Scott Faas of Gold Beach is hosting a Burned Timber Salvage Rally and protest of what many in the community say was the U.S. Forest Service’s mismanagement of the Chetco Bar Fire last summer.
The rally will be held in the parking lot of the former Ray’s Market at Fifth Street and Chetco Avenue starting at 2 p.m. May 5. Faas will provide 20 booths nonprofit organizations can use to show how they were affected by the 191,125-acre mega fire.
The rally will also address wildfire prevention, protection and suppression, reforestation and fuel reduction endeavors.
Curry County Commissioner Court Boice, who was active in disseminating information during the fire and continues to be vocal about getting mitigation efforts underway immediately, will speak at the rally. Faas said he hopes U.S. Rep. Peter DeFazio, who recently spoke at a town hall in Brookings, can attend the event, as well. Other speakers have yet to be named.
Although the fire was extinguished when seasonal rain began in October, people are still trying to figure out how to recover.
Curry County recently learned it didn’t qualify to receive federal emergency funds from the wildfire. A study is just getting underway to evaluate the impacts to business and tourism in the busiest part of the year.
And others, including Faas, aren’t happy with the U.S. Forest Service’s draft environmental assessment that calls for removal of just more than 4,000 acres of burned trees for salvage, saying that number should be substantially higher.
Many citizens expressed their frustration and anger during and after the fire, saying the U.S. Forest Service shouldn’t have taken away jurisdiction of the fire from state firefighters. They have also complained that the forest service failed to put out the fire when it was small, brought in fire commanders unfamiliar with the local terrain, refused to listen to local input and underestimated the power of the Chetco Effect winds that blew the fire from 6,011 acres on Aug. 16 to 102,304 in eight days.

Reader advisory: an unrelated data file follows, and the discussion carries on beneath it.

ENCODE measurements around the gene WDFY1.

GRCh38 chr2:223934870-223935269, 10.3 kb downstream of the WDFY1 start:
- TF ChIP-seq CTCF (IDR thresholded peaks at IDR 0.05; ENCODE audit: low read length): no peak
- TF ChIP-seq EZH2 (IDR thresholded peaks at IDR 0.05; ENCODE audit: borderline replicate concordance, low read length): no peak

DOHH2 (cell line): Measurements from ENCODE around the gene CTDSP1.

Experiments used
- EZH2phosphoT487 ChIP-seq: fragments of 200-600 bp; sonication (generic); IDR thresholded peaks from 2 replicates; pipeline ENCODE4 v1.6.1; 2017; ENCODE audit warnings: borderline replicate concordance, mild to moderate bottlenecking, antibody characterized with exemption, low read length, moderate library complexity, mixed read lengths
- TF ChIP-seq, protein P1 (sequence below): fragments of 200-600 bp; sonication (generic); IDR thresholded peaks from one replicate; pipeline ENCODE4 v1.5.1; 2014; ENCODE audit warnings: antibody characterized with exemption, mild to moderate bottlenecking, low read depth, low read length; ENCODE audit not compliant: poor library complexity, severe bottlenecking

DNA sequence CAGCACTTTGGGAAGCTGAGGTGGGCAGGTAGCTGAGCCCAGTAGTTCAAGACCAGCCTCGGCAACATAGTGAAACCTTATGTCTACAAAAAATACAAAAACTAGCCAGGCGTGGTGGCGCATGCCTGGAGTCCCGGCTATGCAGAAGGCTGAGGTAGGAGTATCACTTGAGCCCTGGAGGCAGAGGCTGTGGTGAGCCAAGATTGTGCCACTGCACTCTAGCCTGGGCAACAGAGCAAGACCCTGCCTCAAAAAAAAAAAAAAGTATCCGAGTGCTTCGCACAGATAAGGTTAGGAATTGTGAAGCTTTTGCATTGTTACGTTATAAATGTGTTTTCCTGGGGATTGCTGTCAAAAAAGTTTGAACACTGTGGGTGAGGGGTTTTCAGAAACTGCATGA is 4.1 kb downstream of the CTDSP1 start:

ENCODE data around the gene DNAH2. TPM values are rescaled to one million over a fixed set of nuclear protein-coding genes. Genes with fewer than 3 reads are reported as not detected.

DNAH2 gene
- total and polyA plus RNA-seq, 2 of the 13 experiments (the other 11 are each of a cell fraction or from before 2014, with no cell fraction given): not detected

Among the critiques of the forest service was the agency’s decision to not use a “supertanker,” a converted Boeing 747 that carries 19,200 gallons of fire retardant that was successfully used in other wildfires throughout the west last summer.
This year, it might not be as difficult.
State Rep. David Brock Smith, R-Port Orford, said Monday the state has signed a “call when needed” contract with Global SuperTanker Services of Colorado Springs, Colorado.
“We sincerely appreciate your support and no nonsense approach to the issues,” company CEO and President Jim Wheeler wrote in an email to Smith. “Devastating fires like the Chetco Bar impact lives, property, the environment and people’s health.
“We hope this fire season is less virulent than last, but we are proud to be a tool available to assist if needed,” he continued. “Hopefully, one call is all you will now need to bring in the biggest, fastest, most effective aerial firefighting tool in the world.”
Last month, Congress passed legislation that ends the so-called “fire borrowing” that allowed the forest service to spend fire prevention money on wildfire extinguishment. U.S. Sen. Ron Wyden, R-Oregon, announced Tuesday he was demanding to know from the new interim chief of the forest service what he planned to do in regards to fire mitigation, fuel reduction and other preventive measures.
“That will liberate funds for much-needed wildfire prevention,” Wyden said. “But it is not a blank check. Now that Congress has passed the funding fix, the forest service needs to get back to work in the woods and start getting ahead of these infernos that are threatening our communities.”
Nonprofit organizations interested in showing the public how they were affected by the Chetco Bar Fire can reserve a booth by calling Faas at 541-698-0743 or 541-373-7219.
Reach Jane Stebbins at firstname.lastname@example.org .